Even as thousands of Kenyans flee the country mainly as economic refugees, many others know this republic as a land of unlimited opportunity and potential. Several continue to grow fabulously rich literally overnight.
Sadly this does not happened from doing legitimate business. And as the leaked Kroll report confirmed, the business of illegal drugs is very closely linked and intertwined to the politics of the land. The Kroll report names one of retired President Moi's sons as a major drug dealer during his dad's long reign in power. Actually the contents of that report came as no surprise to those who know
Take the town of
Indeed one has to be extremely careful when asking such questions and even writing about them in the public domain as Kumekucha’s own Chris found out recently. Even an anonymous blogger writing too deeply about the drug business in
But the question I would like to pose in this post is this; Is it okay for drug barons to be in government and to even sponsor major political parties in Kenya (name with-held here because I plan on staying in Kenya)?
We have seen in this forum that most Kenyans do not think that the private life and behaviour of a public figure has any bearing on their possible performance in office. Indeed if the comments posted in this blog in recent times are to be believed then Kenyans would care less if they are led by a high class prostitute or international drug dealer as long as the person is charismatic and well-liked and must absolutely have plenty of cash. Ethics and a good name count for nothing in these shores. Perhaps that is why total man Nicholas Biwott once said that the only thing he fears is poverty. Implying at the time he made the remarks that a good or bad name was of no consequence as long as you had the money. Time has proved those remarks to be fairly accurate. Although he is out of parliament Mr Biwott continues to run the businesses he did not have when he took public office and allegations against him (some of which adequate evidence exists to prosecute according to people who should know like retired Scotland yard sleuth, John Troon) are not being pursued by anybody. In sharp contrast people with a good name like former ethics PS John Githongo remain in exile. So it is true. Whatever you do in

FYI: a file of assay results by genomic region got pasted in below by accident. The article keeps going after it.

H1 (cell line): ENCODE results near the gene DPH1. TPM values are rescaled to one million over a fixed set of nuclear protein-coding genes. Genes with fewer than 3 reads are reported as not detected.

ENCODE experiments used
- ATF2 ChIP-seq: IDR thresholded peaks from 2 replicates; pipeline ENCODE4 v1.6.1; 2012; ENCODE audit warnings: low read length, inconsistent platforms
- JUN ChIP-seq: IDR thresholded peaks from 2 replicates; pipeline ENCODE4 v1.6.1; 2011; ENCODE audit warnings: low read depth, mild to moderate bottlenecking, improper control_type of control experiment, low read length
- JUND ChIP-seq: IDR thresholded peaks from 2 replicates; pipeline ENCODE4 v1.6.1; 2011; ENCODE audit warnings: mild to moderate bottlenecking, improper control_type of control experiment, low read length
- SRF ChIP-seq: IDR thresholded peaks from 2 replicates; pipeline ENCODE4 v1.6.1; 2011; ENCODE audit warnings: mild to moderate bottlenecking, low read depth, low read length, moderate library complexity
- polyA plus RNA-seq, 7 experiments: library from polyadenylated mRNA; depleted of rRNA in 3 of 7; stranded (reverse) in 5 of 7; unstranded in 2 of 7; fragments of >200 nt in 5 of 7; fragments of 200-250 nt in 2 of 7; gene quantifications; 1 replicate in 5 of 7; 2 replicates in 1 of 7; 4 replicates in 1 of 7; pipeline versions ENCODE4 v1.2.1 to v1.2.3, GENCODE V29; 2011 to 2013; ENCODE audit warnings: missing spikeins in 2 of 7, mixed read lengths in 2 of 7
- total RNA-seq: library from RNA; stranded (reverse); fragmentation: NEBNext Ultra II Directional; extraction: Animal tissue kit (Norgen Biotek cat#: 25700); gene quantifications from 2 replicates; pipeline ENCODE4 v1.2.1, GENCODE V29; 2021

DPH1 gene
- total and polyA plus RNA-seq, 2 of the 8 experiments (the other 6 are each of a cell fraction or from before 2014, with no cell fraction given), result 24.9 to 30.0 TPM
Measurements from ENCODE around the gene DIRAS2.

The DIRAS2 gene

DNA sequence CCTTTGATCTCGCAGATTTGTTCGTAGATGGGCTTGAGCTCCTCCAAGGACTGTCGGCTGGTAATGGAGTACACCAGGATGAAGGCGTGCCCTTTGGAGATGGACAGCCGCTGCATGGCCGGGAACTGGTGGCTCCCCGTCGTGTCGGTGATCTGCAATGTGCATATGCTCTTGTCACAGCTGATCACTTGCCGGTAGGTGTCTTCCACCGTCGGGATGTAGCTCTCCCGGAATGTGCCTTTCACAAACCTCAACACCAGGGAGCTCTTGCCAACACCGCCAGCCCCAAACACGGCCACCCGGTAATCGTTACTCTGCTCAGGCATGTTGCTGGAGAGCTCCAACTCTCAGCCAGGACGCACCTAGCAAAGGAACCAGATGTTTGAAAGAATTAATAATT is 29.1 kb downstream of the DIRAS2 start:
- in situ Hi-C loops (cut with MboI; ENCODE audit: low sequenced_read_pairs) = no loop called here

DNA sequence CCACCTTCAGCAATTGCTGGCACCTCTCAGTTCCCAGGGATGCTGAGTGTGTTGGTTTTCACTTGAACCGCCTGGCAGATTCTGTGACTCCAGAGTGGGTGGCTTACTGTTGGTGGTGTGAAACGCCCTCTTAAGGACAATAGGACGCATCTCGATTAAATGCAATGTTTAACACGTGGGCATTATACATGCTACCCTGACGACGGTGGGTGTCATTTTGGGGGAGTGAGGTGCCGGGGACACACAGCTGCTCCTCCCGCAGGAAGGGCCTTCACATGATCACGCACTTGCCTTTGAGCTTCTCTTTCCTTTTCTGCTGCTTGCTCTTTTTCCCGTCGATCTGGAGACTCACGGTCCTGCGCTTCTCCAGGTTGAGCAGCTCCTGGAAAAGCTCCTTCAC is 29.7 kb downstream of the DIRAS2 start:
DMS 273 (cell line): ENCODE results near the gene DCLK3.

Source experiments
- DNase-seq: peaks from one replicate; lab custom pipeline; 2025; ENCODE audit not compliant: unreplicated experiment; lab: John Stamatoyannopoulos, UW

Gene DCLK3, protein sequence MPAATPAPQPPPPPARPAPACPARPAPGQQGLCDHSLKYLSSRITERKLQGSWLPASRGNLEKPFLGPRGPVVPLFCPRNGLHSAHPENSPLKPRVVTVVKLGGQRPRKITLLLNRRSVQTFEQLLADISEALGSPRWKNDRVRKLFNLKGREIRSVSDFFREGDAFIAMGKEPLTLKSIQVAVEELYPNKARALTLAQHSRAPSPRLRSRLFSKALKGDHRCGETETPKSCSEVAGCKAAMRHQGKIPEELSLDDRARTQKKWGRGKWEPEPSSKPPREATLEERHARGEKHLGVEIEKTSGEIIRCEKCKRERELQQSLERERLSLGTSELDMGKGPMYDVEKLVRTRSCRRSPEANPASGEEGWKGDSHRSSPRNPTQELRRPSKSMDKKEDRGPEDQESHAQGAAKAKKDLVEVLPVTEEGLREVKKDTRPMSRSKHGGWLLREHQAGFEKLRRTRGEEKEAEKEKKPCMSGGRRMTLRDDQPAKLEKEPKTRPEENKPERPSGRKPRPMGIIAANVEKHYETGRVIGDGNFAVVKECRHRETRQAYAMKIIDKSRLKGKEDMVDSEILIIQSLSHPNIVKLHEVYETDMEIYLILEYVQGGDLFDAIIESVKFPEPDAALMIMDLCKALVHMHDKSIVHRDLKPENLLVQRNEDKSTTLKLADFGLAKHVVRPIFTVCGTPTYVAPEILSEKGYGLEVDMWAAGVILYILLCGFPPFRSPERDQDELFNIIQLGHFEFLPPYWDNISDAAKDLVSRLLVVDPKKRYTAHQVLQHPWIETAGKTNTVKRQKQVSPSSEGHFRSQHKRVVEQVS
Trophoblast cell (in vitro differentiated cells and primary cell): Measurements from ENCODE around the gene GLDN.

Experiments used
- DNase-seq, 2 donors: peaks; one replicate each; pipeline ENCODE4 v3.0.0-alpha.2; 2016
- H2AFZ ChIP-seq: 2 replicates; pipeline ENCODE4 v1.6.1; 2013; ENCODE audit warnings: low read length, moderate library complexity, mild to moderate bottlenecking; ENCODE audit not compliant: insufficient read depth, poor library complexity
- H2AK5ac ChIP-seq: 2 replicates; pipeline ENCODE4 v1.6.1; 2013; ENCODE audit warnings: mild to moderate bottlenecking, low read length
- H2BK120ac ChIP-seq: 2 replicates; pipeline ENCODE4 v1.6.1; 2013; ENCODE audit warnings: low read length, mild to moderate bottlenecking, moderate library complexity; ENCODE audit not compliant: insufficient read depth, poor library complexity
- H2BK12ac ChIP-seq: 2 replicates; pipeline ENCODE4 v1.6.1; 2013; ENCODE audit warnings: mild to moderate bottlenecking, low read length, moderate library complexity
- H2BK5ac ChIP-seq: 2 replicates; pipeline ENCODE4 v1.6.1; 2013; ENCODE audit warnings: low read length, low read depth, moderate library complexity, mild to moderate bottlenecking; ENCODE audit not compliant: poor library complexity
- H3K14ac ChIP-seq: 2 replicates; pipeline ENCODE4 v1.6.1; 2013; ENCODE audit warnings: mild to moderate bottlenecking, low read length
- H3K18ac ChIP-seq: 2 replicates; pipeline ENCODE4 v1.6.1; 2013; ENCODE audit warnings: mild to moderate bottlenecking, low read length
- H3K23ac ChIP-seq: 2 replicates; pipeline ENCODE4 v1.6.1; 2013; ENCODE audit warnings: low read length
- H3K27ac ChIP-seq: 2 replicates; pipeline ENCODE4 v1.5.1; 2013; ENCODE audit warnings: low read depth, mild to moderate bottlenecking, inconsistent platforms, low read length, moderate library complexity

More evidence that Kenyans care less about the character of those who lead them can be found in the composition of the 10th parliament. Although the electorate did the commendable thing of throwing out one well known drug dealer, Kenyans elected numerous other crooks to replace him.
Yesterday I felt like throwing up (as Chris would put it), as I watched legislator Stanley Githunguri tell a local TV presenter (on Citizen or K24, can’t quite remember which TV station) that we must now fight corruption in the country as a matter of urgency. He added that a fortune can be saved by dealing with corruption. How did Mr Githunguri make his money? When most readers of this blog were either unborn or too young to know what was going on, this man embezzled a fortune in public funds from the National bank of
So now the same chap wants to fight corruption? Give me a break!!
The most frightening thing in all this is the fact that politics in
How much money are you losing daily because you cannot be found on Google by people eager to give you money? Find out, you'll be shocked!